Autopsy being conducted on doctor whose body was found burned, bound in her Philadelphia home

The search for clues continued Tuesday in the murder of a young doctor whose body was found bound and burned inside her home in a bustling downtown neighborhood, but investigators said they have not uncovered any substantial leads.

Firefighters responding to the home Monday afternoon found the body of Melissa Ketunuti, 35, on fire in the basement, with her ankles and wrists bound behind her and rope around her neck, Capt. James Clark of the Homicide Unit said. There was no sign of forced entry, he said.

"We don't know if she walked in on individuals inside of her property, we don't know if individuals forced her inside her property," or whether or not she knew her killer, Clark said.

Ketunuti was a second-year infectious diseases fellow and researcher at Children's Hospital of Philadelphia. She had been at the hospital for five years, having first served as a pediatric resident.

"Melissa was a warm, caring, earnest, bright young woman with her whole future ahead of her," said Dr. Paul Offit, chief of the Division of Infectious Diseases. "But more than that, she was admired, respected and loved by those with whom she worked here at CHOP."

Jeff Moran, a spokesman for the city medical examiner's office, said an autopsy was being conducted Tuesday. The official cause of death has not been determined but Clark said Ketunuti appeared to have died from strangulation.

Her body, so badly burned that she was unrecognizable, was discovered by her dog walker.

A preliminary investigation did not turn up anything missing from the home and it did not appear the victim was sexually assaulted, Clark said. He said Ketunuti's boyfriend, who was not identified by Clark, is not considered a suspect.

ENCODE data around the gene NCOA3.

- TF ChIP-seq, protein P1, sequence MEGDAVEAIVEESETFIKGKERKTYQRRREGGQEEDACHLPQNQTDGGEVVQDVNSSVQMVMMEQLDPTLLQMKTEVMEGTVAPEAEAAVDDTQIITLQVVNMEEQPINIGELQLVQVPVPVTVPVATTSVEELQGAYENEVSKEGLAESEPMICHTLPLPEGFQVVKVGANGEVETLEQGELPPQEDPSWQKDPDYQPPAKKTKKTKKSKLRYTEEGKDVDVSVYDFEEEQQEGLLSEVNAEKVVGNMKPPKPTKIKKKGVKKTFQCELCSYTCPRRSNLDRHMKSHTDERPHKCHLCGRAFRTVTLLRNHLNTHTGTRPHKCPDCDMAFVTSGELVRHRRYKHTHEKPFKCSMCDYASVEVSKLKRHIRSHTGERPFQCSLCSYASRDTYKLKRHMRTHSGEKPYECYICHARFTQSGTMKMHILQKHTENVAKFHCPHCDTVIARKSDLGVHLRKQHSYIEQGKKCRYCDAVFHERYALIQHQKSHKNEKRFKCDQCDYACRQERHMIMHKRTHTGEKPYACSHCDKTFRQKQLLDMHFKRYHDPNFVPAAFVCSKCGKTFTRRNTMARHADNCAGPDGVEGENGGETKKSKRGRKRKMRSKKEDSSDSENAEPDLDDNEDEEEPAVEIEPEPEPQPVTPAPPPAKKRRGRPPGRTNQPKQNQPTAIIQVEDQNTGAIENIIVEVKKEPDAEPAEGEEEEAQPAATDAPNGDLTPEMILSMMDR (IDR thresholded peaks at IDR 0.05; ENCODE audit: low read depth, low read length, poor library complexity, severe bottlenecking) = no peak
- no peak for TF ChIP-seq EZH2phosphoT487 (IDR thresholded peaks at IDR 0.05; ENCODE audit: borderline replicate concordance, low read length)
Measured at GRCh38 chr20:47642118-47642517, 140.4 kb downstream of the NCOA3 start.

Ketunuti made several stops around town in the hours before her death and investigators are looking for surveillance video that may show her killer following her. Nothing has turned up so far but detectives are continuing to canvass local business and neighbors, and there is a $20,000 reward for information leading to the capture and conviction of anyone involved in the slaying, Clark said.

"She dedicated her whole life to being a doctor and helping children with cancer," Clark said. "It's very, very unfortunate that she died this way."

Ketunuti kept a blog from March 2005 to October 2008 and wrote of her travels and studies in the U.S. and abroad.

After earning a doctorate in medicine from Stanford University, she went to Botswana in 2005 on an AIDS research fellowship and then completed a surgical internship at Georgetown University Hospital before moving to Philadelphia in May 2008 to begin a pediatrics residency.

"This is hopefully the last move for at least 3 years," she wrote, "given that's how long it should take to finish a pediatrics residency."

She called the hospital's pediatrics program "incredibly supportive."

"People are rooting for my success and education, which is a very different vibe than at Georgetown," she wrote. "As sexy as it was to be a life-saving surgeon, I feel much better suited for pediatrics."